Napster's offer to the music industry of a $1bn (£600m) payment over five years met with a cool reception today.
Industry experts had predicted that the offer would not come close to covering the amount that Sony, Universal, EMI, Warner and BMG believe they are owed by Napster for the copyright violation caused by its users copying songs from each other for free.
Now the record labels have confirmed that view. Universal Music was the first of the Big Five labels to respond to Napster's offer. "It is Napster's responsibility to come to the creative community with a legitimate business model and a system that protects our artists and copyrights," the company said in a statement. "Nothing we have heard in the past and nothing we have heard today suggests they have yet been able to accomplish that task, it added.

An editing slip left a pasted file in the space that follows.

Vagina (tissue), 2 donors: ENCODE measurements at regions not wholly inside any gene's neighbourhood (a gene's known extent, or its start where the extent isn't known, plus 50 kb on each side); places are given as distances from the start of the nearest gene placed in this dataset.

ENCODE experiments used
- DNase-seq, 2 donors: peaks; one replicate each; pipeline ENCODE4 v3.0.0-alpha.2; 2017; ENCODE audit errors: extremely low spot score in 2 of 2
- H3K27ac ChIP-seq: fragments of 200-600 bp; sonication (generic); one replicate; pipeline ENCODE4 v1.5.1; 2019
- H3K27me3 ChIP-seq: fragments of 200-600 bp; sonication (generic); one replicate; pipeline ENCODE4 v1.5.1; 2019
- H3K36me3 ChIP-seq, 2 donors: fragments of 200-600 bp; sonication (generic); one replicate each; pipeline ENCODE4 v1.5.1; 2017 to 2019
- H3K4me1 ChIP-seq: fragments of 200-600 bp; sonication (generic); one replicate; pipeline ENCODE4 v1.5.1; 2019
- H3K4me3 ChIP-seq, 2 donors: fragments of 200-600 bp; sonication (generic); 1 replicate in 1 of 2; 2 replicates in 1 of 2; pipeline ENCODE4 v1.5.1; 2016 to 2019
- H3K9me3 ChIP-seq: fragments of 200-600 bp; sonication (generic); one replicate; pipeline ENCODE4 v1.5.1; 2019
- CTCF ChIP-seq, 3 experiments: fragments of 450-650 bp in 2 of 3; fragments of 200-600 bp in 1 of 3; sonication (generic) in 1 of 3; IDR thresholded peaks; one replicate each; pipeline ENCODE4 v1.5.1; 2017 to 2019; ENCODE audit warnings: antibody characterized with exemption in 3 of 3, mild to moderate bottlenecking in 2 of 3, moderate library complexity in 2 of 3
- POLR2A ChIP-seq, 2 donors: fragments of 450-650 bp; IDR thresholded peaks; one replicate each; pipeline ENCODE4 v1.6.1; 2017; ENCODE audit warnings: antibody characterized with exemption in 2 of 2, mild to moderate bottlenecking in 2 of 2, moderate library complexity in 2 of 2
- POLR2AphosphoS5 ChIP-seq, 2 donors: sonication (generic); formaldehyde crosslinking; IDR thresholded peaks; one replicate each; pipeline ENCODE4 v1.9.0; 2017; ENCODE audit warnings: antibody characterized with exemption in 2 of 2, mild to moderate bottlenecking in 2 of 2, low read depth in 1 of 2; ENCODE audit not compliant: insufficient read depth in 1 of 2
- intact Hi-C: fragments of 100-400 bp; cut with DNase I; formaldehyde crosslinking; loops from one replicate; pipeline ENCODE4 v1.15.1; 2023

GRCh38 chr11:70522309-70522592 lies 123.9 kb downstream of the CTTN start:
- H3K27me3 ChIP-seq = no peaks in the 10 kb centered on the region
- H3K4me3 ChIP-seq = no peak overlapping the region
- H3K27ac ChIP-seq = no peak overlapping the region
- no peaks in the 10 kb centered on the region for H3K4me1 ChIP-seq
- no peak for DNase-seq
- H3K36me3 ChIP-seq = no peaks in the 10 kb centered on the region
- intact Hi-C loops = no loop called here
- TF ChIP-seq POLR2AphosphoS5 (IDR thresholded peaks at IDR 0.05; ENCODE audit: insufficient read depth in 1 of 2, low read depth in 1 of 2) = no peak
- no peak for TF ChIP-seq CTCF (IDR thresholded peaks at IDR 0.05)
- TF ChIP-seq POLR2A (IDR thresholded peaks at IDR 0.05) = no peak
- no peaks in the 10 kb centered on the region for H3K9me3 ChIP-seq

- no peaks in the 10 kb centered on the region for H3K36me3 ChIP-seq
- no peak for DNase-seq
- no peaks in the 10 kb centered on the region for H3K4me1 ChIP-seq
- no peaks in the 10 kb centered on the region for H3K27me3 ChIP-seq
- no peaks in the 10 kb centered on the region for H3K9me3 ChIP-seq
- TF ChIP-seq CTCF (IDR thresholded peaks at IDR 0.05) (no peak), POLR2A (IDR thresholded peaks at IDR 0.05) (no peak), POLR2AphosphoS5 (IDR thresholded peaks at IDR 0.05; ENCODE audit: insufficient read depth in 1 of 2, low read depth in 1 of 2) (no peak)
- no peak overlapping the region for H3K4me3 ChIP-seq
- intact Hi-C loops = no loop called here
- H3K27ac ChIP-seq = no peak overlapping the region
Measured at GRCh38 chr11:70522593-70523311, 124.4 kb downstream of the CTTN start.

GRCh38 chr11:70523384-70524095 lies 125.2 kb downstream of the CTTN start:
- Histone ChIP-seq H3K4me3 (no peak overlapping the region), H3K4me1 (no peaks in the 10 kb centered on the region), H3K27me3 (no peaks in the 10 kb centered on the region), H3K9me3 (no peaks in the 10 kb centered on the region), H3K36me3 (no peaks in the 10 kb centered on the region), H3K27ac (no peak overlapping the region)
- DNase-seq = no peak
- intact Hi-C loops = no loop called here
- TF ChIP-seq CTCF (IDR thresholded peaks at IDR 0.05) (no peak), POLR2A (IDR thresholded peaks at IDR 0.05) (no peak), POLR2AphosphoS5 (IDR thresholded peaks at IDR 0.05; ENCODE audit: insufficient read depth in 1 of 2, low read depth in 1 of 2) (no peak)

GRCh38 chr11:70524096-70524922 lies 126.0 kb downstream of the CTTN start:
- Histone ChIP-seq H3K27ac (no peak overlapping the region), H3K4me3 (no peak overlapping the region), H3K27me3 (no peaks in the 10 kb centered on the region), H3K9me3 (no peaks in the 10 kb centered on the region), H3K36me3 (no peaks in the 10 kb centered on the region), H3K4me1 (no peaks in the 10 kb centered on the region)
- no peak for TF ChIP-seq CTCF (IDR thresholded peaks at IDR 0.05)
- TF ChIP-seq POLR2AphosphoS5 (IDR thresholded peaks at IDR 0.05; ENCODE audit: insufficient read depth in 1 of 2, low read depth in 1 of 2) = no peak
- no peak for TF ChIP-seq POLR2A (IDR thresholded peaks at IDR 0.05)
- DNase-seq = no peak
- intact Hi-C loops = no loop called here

EMI took a more conciliatory approach, and suggested that it might be prepared to reach agreement with Napster. "If there is a compelling and convincing business model then we could be interested in participating," said a spokesman.
Officials at Sony were unable to comment on the proposed deal.
Analysts had already suggested that the record labels were unlikely to accept Napster's offer, because it would mean handing over the distribution of their music over the Internet -- something that could be extremely lucrative in the future. "Napster is basically trying to purchase the copyrights and resell them," Zona Research analyst Susan Billheimer told the Associated Press.
Paul Myers, chief executive of Wippit, a company that is developing a Napster-like service that will let users swap MP3 files on a royalty basis, dismissed the offer as no more than a PR tactic.
"It's just a headline grabber," said Myers. "The labels would be crazy to accept, because this figure hasn't been properly calculated and doesn't come close to the compensation the industry deserves". Wippit hopes to earn revenue by charging an annual fee and by carrying advertising.
Reuters contributed to this report
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